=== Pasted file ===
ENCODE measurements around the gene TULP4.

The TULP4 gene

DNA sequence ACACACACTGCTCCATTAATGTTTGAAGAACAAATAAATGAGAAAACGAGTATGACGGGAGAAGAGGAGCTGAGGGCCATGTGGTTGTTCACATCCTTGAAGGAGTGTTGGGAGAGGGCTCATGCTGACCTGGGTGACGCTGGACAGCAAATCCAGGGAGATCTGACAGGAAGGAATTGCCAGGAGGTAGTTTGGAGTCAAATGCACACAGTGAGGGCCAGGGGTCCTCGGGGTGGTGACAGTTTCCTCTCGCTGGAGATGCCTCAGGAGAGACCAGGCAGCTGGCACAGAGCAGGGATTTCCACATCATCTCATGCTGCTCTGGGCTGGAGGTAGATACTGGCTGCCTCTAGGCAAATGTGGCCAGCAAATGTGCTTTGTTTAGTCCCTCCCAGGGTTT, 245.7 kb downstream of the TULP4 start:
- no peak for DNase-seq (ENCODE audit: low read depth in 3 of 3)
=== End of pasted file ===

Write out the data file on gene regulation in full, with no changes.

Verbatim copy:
ENCODE measurements around the gene TULP4.

The TULP4 gene

DNA sequence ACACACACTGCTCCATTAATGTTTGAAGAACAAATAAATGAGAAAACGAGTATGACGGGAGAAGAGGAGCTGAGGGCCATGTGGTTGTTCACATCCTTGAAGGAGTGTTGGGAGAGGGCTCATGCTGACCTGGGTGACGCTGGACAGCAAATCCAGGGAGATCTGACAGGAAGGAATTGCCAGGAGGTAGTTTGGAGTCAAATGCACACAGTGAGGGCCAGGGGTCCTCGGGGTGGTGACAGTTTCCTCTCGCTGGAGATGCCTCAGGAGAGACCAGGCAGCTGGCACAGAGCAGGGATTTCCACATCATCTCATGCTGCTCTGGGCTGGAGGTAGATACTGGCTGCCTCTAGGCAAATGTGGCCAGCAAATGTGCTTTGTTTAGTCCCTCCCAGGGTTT, 245.7 kb downstream of the TULP4 start:
- no peak for DNase-seq (ENCODE audit: low read depth in 3 of 3)